Back pain or backache is the pain felt in the back that may originate from damage to the muscles, nerves, bones, joints or other structures in the spine. Back pain is one of the most common medical problems experienced by most people at some time in their life. It can be acute, usually lasting from a few days to a few weeks, or chronic, lasting for more than three months.
Back pain can occur as a dull constant pain or a sudden sharp pain. It may be confined to one area or radiate to other areas such as the arm and hand, upper or lower back, and leg or foot.
Other than pain you may experience weakness, numbness or tingling in your arms or legs caused by damage to the spinal cord.
Athletes participating in sports such as skiing, basketball, football, ice skating, soccer, running, golf or tennis are at a greater risk of developing back pain. During these sports activities, the spine needs to bear more stress, take up more pressure, undergo twisting and turning, as well as bodily impact. This may cause strain on the back that can result in back pain. Athletes are at a high risk of back pain both from trauma and from overuse injuries, especially in sports requiring hyperextension.
The common causes of back pain in athletes include:
- Musculoligamentous strain: It is the most common sports injury caused by injury to the soft tissues around the spine.
- Spondylolysis: It is most commonly found in athletes who participate in sports such as gymnastics, pole-vaulting, and football. All these activities require frequent hyperextension of the lumbar spine.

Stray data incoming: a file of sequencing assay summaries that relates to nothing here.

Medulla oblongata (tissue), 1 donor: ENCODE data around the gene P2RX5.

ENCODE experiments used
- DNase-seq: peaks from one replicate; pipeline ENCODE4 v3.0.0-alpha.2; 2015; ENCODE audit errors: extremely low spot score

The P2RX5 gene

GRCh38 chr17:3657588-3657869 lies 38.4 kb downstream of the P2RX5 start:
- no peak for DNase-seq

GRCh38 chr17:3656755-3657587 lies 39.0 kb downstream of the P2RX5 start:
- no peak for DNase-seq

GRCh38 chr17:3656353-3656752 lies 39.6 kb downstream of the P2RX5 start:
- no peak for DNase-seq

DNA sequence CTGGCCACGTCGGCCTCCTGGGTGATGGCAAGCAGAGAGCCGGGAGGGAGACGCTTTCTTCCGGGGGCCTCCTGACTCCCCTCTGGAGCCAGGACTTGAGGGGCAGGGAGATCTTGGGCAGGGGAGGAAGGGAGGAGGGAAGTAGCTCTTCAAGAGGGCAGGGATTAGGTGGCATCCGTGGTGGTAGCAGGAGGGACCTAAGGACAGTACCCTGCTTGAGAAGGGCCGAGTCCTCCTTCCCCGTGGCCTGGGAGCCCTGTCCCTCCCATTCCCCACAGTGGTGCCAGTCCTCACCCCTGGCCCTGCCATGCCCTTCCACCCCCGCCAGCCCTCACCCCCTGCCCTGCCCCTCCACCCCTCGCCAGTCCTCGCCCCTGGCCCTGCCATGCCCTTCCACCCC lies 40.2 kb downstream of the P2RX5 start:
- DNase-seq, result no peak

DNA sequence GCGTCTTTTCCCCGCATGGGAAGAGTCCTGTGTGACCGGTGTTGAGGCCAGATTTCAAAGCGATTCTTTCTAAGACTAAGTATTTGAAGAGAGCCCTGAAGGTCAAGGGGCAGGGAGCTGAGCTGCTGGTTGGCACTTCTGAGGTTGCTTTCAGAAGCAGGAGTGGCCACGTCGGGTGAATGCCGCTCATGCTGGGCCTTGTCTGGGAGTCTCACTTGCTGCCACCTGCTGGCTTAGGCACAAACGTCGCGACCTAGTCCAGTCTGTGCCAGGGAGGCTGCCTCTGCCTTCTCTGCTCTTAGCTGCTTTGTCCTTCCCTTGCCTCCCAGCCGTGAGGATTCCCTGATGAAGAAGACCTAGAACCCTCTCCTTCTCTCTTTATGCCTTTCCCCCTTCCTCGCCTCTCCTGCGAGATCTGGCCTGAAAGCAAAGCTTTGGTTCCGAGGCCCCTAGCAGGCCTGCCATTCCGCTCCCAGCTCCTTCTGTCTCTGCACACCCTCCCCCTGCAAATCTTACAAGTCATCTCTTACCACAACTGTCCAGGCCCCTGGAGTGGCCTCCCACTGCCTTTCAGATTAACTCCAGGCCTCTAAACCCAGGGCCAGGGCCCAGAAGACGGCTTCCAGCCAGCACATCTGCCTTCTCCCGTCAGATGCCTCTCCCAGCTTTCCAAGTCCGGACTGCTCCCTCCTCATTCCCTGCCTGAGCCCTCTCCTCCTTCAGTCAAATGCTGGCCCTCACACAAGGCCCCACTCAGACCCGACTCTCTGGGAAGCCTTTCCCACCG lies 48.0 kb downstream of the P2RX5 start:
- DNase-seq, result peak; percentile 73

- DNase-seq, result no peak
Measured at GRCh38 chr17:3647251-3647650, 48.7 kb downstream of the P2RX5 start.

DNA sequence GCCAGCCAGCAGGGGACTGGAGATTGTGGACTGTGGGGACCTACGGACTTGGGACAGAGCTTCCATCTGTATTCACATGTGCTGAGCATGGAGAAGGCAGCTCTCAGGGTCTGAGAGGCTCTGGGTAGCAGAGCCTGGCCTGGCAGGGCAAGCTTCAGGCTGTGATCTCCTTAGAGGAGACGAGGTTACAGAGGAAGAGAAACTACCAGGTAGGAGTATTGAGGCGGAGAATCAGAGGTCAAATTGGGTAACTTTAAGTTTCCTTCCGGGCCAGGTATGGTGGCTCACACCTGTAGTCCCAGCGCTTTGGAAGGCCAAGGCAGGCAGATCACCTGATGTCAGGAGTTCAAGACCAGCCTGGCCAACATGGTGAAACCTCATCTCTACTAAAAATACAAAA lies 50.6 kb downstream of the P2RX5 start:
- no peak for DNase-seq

- Spondylolisthesis: It is a condition of the spine that occurs when one vertebra is displaced or has slipped forward over the other below it.
- Herniated nucleus pulposus: When an injury occurs, the central core of the disc is pushed through a tear in the outer hard layer of the disc, causing a bulge and pressure on nearby nerves. If the herniated disc presses on a spinal nerve, it can cause back pain.
Other causes include growth-related problems such as scoliosis and Scheuermann's kyphosis.
Dr. Vengurlekar will diagnose back pain by reviewing your history and symptoms and examining your spine. A complete examination includes the examination of the signs of unusual curves of the spine, rib hump, tilted pelvis and tilting of the shoulders, and a test of your sensations. Other diagnostic tests may be needed to confirm the diagnosis.
The treatment for back pain is usually non-surgical and includes:
- Anti-inflammatory medications or NSAIDs are recommended to provide relief from pain.
- Cold packs, heat packs or both, applied to your back will help ease much of the discomfort and relieve stiffness as well the pain.
- Sleeping with the pillow between the knees while lying on one side or placing the pillow under your knees when lying on your back may help relieve back pain.
- Exercises to strengthen your trunk and back muscles may be recommended.
These measures help to relieve your back pain; however, in certain conditions, the pain may not be resolved and may require surgical treatment. Dr. Vengurlekar will decide on the appropriate surgery based on several factors.
With large populations spending long periods of time in offices, improper sitting has caused Scottsdale Pain Management Expert Dr. Sham Vengurlekar to treat an increasingly growing number of patients suffering from serious back pain. Although major treatment might be required after years of practicing unhealthy habits, it is possible to make adjustments to posture as soon as possible to avoid back pain in the future.
Back pain is debilitating. It can leave even the toughest people bed-ridden, unable to make a living and provide for their families. As the wave of the baby boomer generation crashes against the shores of retirement and golden age, more people every day are searching for solutions. Top pain management doctor Dr. Sham Vengurlekar, Scottsdale’s premiere pain specialist, has spent more than three decades treating patients with a variety of debilitating pain-related ailments and specializes in back pain.